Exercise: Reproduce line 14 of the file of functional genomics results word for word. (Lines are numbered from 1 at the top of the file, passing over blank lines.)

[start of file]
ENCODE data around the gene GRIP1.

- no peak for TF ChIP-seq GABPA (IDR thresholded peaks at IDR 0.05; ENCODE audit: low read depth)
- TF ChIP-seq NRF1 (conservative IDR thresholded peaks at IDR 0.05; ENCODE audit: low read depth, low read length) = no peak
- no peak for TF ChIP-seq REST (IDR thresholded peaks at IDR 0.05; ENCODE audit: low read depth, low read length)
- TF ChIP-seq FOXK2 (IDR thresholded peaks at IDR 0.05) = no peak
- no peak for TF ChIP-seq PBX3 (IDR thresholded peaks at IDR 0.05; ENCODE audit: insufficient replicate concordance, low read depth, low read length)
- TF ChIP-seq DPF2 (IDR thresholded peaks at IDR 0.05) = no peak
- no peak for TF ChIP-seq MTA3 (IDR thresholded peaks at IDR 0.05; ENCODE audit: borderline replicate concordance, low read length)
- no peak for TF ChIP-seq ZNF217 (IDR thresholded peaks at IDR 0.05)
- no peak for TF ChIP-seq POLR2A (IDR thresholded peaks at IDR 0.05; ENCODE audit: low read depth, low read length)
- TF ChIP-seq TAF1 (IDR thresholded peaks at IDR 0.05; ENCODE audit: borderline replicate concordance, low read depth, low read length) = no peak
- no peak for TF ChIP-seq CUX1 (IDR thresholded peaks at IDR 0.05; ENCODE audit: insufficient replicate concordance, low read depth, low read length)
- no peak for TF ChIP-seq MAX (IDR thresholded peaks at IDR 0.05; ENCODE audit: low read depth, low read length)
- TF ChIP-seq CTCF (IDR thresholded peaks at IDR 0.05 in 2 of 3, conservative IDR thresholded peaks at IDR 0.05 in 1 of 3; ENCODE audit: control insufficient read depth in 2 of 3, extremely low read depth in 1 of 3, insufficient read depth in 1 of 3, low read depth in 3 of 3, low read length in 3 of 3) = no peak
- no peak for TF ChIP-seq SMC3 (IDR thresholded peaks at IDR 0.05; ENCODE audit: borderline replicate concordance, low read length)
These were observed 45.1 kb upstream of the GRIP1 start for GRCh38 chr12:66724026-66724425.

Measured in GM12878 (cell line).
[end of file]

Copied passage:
- TF ChIP-seq CTCF (IDR thresholded peaks at IDR 0.05 in 2 of 3, conservative IDR thresholded peaks at IDR 0.05 in 1 of 3; ENCODE audit: control insufficient read depth in 2 of 3, extremely low read depth in 1 of 3, insufficient read depth in 1 of 3, low read depth in 3 of 3, low read length in 3 of 3) = no peak